Skeptical Briefs is the quarterly newsletter of the Committee for Skeptical Inquiry. It is available by subscription. A subscription to Skeptical Briefs is independent of your subscription to the Skeptical Inquirer. It is published four times per year (in March, June, September, and December), and includes articles; news from skeptical groups across the country and around the world; and regular columnists Joe Nickell ("Investigative Files"), Lewis Jones ("Inklings"), Victor Stenger ("Reality Check"), Henry Huber ("Group News"); and Benjamin Radford ("Briefs Briefs"). It also includes a Hidden Messages puzzle in each issue by New Mexico physicist and skeptic David E. Thomas.
by Matt Crowley
Consider the notion that taking a photograph of a person “steals his or her soul.” It’s an easy concept to dismiss, as it seems so simplistic and overtly fallacious. But I claim there is value in actually considering this notion more carefully.
A review of The Untold Story of Champ: A Social History of America’s Loch Ness Monster, by Robert E. Bartholomew.
by Joe Nickell
Lorelei is described variously as a “sorceress,” “siren,” “water nymph,” “mermaid,” and even, in the plural, “mermaids.” In any case, at least she represents a romantic legend of the Rhine—or does she?
by Amanda Devaus
The “woo” crowd—the psychics, the charlatans, the “healers” and others—are out there in the public; they are writing the books, setting up conferences, and getting themselves extensive media coverage. We need to match their exposure with our own and be there to give the counterpoints.
by Joe Nickell
It turns out that the fantastic assertions she made were investigated thoroughly at the time by Protestant clergymen who were permitted to inspect the actual convent, discovering that its interior was incompatible with Monk’s descriptions.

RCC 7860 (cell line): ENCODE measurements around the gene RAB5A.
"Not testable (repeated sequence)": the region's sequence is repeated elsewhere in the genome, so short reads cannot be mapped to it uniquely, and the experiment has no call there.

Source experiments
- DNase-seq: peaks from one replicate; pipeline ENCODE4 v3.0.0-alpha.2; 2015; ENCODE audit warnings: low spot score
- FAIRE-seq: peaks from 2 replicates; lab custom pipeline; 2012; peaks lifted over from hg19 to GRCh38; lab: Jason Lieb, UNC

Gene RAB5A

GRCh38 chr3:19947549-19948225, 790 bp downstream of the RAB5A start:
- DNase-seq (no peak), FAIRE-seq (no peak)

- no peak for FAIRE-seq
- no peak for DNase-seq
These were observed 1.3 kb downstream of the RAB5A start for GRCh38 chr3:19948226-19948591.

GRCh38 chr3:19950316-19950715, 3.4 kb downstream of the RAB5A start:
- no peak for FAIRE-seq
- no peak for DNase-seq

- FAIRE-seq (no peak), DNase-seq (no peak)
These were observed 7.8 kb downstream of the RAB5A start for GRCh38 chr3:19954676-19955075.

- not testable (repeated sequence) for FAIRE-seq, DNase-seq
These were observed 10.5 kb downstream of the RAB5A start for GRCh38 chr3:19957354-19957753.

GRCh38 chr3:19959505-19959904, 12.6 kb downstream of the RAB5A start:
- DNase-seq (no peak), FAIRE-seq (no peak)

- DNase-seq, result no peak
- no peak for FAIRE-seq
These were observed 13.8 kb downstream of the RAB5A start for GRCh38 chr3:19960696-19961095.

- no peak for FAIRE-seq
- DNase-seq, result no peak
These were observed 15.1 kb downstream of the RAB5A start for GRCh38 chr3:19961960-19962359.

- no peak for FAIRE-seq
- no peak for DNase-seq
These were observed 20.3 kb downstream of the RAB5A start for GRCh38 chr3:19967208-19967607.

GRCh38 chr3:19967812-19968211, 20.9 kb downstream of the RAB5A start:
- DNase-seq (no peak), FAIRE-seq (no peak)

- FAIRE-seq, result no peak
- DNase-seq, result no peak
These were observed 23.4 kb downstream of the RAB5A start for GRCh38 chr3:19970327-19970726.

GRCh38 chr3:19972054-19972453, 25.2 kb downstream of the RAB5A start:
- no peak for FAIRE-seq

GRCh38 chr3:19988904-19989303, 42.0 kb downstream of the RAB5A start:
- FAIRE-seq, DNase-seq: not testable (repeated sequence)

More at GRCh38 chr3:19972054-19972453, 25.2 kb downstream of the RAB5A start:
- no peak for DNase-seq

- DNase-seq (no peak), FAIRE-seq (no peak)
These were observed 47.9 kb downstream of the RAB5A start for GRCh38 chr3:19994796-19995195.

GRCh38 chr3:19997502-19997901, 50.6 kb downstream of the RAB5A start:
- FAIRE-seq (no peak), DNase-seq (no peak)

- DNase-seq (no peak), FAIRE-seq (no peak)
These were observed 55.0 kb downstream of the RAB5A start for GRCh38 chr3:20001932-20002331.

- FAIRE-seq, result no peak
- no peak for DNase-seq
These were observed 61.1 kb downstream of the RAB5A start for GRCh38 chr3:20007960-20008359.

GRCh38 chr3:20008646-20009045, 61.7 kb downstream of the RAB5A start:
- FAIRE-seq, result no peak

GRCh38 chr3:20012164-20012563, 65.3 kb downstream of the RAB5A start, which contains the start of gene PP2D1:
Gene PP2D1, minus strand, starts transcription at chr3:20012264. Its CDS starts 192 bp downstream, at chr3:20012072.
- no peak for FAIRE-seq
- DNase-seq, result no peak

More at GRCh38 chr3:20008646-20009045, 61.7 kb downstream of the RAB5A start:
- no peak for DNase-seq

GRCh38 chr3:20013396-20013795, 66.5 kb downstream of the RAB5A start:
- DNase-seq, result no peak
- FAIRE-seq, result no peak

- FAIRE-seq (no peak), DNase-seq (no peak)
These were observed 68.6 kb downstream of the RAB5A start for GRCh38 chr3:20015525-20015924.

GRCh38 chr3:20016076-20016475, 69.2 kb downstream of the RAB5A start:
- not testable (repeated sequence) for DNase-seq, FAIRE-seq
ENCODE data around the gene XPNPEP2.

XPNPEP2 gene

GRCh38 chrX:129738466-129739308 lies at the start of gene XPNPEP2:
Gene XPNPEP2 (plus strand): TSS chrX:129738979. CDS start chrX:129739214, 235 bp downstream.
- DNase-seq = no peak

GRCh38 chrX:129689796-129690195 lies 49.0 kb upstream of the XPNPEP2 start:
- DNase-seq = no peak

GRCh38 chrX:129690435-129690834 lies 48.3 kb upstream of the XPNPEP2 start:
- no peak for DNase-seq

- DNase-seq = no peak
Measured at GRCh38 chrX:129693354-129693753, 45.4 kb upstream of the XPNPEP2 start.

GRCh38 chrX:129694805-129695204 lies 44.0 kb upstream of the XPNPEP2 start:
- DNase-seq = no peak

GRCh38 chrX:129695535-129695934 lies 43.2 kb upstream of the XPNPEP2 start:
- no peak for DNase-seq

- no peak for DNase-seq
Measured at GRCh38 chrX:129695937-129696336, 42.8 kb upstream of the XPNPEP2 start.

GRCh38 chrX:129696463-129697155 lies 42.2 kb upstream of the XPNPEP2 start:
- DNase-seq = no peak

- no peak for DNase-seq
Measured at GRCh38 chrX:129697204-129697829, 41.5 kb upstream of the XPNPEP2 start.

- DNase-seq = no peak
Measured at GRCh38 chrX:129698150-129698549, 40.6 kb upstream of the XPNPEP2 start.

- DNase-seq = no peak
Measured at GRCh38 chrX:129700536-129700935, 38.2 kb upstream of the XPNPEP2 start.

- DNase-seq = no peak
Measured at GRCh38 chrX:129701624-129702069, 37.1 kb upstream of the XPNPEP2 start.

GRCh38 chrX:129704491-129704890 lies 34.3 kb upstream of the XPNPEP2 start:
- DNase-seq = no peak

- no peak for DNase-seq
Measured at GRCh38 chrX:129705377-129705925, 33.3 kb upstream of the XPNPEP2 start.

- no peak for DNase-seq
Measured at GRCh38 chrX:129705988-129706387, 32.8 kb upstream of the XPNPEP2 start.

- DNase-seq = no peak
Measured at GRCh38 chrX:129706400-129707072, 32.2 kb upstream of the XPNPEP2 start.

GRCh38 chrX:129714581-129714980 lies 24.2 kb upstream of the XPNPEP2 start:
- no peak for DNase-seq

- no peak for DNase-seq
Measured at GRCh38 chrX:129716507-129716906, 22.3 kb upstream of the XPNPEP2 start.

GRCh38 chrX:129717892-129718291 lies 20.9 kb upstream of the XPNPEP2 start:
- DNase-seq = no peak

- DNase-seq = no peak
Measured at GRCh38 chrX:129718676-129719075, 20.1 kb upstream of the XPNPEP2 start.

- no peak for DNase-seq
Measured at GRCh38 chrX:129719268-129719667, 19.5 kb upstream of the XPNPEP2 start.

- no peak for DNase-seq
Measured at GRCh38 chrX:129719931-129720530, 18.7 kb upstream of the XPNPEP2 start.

Since July of 2012, Kenny Biddle has been releasing episodes of a video blog titled I Am Kenny Biddle. His videos, which range between six and fifty minutes, feature Mr. Biddle's rants about such topics as paranormal fraud, ghost investigations, orbs, and the ways that people can be fooled.
by Leo Igwe
“Harrison doesn’t use a condescending approach, something skeptics are often accused of using in addressing irrational believers and in challenging and debunking paranormal claims. Instead Harrison humbly acknowledges the cultural universality of unreason. . . .”
I consider an archive like a dark, still pool. I like to give it a stir and see what pops up to the surface.
by Kenneth Biddle
In August of 2009, I was asked to tag along with a ghost-hunting group that was going to do a paranormal investigation of a private residence. Despite the fact that there were simple and very plausible explanations for everything he experienced, the owner was completely convinced he had purchased a haunted house.
by Chip Taylor
With a half a century plus of interest in UFOs, astronomy, and science, I’ve despaired that in all that time I’ve never seen a real UFO. (With emphasis on what the “U” stands for of course.)